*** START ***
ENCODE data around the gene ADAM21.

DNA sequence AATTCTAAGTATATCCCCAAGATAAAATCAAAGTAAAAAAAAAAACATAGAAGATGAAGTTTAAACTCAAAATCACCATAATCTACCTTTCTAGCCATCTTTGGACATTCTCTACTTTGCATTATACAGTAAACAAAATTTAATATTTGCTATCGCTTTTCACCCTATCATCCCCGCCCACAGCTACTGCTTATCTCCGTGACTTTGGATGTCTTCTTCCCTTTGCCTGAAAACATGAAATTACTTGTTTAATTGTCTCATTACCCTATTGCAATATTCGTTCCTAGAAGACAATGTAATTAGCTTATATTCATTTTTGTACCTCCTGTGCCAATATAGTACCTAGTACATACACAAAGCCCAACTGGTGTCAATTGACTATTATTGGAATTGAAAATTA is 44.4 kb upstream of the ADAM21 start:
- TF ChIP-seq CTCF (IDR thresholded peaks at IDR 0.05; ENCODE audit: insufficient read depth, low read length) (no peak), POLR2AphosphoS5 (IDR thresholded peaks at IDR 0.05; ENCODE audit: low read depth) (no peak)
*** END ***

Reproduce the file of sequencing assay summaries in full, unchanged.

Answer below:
ENCODE data around the gene ADAM21.

DNA sequence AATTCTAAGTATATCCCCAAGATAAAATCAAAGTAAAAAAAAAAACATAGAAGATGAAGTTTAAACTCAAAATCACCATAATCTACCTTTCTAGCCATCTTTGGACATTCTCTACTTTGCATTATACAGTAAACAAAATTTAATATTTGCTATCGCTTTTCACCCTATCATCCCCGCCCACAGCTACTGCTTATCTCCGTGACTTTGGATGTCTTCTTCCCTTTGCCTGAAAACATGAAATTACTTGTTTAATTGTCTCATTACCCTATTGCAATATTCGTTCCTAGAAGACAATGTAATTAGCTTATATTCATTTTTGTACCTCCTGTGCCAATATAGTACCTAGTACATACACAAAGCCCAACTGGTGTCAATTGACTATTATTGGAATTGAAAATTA is 44.4 kb upstream of the ADAM21 start:
- TF ChIP-seq CTCF (IDR thresholded peaks at IDR 0.05; ENCODE audit: insufficient read depth, low read length) (no peak), POLR2AphosphoS5 (IDR thresholded peaks at IDR 0.05; ENCODE audit: low read depth) (no peak)